The first mission finds Mighty Goose raiding a space prison to rescue Commander Vark, the team’s engineer. A later mission travels to the Bugga’veo mining facility where asteroids are drilled for precious minerals. The miners have accidentally released a swarm of parasitic bugs from one asteroid, and the VOID Army has taken an interest in the creatures. A shattered planet with a forested surface hides a source of magic power which the VOID Army seeks to tap.
While each level shares common design elements—there’s only so much variation that can be found within run-and-gun design—the disparity of decorations, colors, and enemy types makes each level feel distinct.
The bosses that cap most levels also feel distinct, and naturally represent Mighty Goose at its most intense and challenging. Standing atop a screen-filling tank that races in front of a shimmering desert sun, I must dodge energy blasts from the tank’s telescoping scorpion tail while firing at the exposed engine beneath Mighty Goose’s feet. In the heart of a cracked asteroid, a parasite queen hovers at the top of the screen. I must risk guiding Mighty Goose beneath her gaze to target the weak spots in her mouth while dodging her frequent lunges into the ground below. In the center of the VOID Army’s forge, a bipedal tank stalks through a sea of molten metal. I must chase after it along mining tracks to shoot at its vulnerable steam core while leaping over exploding shrapnel, rolling bombs, and gaps in the track.
Each boss in Mighty Goose drives the pace into a frenzy of shooting and desperate dodging. They’re not all memorable, but they’re serviceable and provide the sort of challenge expected from a level-capping set piece.
When I first set out to play Mighty Goose, I found a videogame suffused with déjà vu. Even the pictures promoting the videogame seem familiar, though I was promptly distracted by the goose protagonist. Then I landed in the first mission where an excited announcer declared “Mission Start!” A short while later, I picked up a Machine Gun and the same voice exclaimed “Machine Gun!” Around the time I jumped into a tank with a swivel-mounted gun, I could not deny it any longer: Mighty Goose draws much of its design from Metal Slug.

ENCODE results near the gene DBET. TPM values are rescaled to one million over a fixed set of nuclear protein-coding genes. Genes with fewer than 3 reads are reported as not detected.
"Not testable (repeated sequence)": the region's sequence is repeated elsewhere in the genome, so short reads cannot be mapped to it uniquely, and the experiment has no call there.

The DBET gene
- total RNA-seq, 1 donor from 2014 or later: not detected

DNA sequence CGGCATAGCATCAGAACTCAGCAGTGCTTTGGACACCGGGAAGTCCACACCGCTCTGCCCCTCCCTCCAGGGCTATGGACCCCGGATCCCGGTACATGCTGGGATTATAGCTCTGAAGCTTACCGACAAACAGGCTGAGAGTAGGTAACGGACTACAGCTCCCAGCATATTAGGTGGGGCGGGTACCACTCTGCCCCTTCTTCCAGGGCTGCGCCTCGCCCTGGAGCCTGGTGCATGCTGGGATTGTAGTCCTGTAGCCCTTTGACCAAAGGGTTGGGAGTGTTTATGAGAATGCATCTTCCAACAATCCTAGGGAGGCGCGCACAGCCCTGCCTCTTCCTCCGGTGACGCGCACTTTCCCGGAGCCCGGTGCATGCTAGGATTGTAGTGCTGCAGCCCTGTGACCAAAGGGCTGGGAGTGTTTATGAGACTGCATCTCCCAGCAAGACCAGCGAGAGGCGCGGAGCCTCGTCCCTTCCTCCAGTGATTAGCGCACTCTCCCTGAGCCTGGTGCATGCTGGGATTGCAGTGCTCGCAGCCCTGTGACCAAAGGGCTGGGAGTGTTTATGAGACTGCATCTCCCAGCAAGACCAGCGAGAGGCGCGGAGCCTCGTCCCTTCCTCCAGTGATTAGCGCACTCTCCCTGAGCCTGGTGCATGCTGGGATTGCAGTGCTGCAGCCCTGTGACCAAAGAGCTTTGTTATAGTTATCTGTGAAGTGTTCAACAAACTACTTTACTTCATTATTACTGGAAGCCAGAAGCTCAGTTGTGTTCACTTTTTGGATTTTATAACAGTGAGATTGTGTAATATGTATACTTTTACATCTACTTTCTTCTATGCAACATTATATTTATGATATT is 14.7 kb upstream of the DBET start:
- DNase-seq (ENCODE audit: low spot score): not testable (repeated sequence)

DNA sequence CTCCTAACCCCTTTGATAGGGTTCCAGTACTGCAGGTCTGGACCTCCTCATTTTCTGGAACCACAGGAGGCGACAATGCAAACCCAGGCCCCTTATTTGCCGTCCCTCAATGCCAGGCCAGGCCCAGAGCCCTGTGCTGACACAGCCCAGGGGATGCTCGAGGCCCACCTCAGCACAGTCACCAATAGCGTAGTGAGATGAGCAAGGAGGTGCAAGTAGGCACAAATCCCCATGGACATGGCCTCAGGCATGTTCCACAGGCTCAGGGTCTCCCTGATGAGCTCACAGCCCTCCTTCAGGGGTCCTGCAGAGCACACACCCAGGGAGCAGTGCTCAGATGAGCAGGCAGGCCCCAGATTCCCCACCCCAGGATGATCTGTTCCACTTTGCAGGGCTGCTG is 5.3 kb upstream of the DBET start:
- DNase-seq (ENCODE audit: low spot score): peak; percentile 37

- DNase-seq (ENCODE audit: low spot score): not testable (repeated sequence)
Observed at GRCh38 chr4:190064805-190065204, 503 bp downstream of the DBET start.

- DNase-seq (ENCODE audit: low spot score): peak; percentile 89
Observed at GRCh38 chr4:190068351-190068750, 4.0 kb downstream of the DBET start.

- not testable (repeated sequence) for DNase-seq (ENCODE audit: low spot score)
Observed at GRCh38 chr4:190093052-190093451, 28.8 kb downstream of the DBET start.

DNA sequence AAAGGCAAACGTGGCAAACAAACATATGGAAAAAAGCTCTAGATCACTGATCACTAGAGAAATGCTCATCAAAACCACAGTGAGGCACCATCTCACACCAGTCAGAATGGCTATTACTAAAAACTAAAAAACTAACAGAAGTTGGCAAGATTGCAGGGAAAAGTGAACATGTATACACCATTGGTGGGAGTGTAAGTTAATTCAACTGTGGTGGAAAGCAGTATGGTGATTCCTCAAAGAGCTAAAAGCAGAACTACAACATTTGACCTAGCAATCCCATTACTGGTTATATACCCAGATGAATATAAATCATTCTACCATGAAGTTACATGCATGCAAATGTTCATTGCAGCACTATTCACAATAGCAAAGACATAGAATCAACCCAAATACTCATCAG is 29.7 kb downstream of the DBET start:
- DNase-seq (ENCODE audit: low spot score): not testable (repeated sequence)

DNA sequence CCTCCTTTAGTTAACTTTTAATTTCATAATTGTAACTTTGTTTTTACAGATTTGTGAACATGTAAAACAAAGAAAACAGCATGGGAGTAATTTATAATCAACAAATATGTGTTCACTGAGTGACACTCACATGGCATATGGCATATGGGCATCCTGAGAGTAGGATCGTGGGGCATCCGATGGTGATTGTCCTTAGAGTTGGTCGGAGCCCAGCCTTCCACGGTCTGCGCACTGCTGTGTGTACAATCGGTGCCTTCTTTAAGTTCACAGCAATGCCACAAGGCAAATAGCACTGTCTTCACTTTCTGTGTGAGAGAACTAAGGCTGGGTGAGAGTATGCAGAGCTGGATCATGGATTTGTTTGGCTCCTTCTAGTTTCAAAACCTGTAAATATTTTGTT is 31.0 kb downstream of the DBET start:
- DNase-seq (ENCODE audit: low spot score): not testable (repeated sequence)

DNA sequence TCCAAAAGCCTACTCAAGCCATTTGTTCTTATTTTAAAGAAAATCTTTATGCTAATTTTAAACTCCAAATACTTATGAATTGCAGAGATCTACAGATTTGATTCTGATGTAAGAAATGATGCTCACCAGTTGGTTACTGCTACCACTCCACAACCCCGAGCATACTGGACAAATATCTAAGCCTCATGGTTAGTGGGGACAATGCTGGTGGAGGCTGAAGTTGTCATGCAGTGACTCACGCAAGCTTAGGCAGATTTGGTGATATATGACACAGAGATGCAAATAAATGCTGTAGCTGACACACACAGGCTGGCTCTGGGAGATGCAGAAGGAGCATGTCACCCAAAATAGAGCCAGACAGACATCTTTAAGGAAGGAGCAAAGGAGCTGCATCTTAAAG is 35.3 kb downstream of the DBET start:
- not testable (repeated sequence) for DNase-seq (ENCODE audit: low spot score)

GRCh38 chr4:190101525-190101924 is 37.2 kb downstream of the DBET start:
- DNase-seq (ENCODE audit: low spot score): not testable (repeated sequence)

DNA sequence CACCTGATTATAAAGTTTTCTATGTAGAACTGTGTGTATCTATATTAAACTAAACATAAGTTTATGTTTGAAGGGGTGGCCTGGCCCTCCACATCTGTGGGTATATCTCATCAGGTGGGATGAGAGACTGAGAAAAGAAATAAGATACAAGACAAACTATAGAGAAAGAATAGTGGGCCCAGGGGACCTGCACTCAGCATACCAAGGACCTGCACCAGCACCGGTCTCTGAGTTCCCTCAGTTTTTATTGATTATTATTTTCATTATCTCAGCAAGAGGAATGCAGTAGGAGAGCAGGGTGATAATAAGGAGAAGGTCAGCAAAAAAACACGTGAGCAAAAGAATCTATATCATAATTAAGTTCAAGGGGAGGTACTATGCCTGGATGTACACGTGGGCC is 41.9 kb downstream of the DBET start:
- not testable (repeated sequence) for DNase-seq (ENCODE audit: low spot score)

Metal Slug is a solid place to draw inspiration from. Its tough-but-fair design and beautiful animations have solidified its status as legendary among arcade shooters, even if its setting and character designs should be regarded with an arched eyebrow in a post-War on Terror world. While Mighty Goose’s reverence is clear, it still strikes out enough on its own to not feel derivative. The player character is appealing and the setting hooks me in and compels me to understand what is happening with all these bad guys I gun down indiscriminately.
Mighty Goose differs most from Metal Slug by not being driven by quarter-devouring difficulty. As a videogame originally platformed in an arcade cabinet, Metal Slug seeks to draw as many coins out of my pocket as it can. Mighty Goose is a much friendlier experience; it doesn’t want to defeat me so it can demand another coin, it wants me to see all it has to offer and have a fun time doing it. It may even go too far in its friendliness. I found the overall difficulty to be quite mild, and though there is a New Game+ with a purported higher difficulty, the partners and abilities unlocked in my first playthrough actually made New Game+ much easier to clear.
Mighty Goose is an irreverent and solidly built arcade shooter, but I find myself wishing for more. It’s an appropriately short experience—both my Standard and New Game+ clears took a little under two hours each—but the overall package seems bereft of content in its early life. Additional modes feel missing, particularly an Arcade mode where I must beat the entire game in a single life, an egregious absence in an arcade shooter. It’s possible these modes may come in later updates, but I cannot say for sure. Despite these apparent holes, I enjoyed my time with Mighty Goose. Its characters and gunplay are fun, the setting is interesting, and it chooses a worthy predecessor to serve as its base. It’s a solid, if short-lived choice for arcade shooter fans.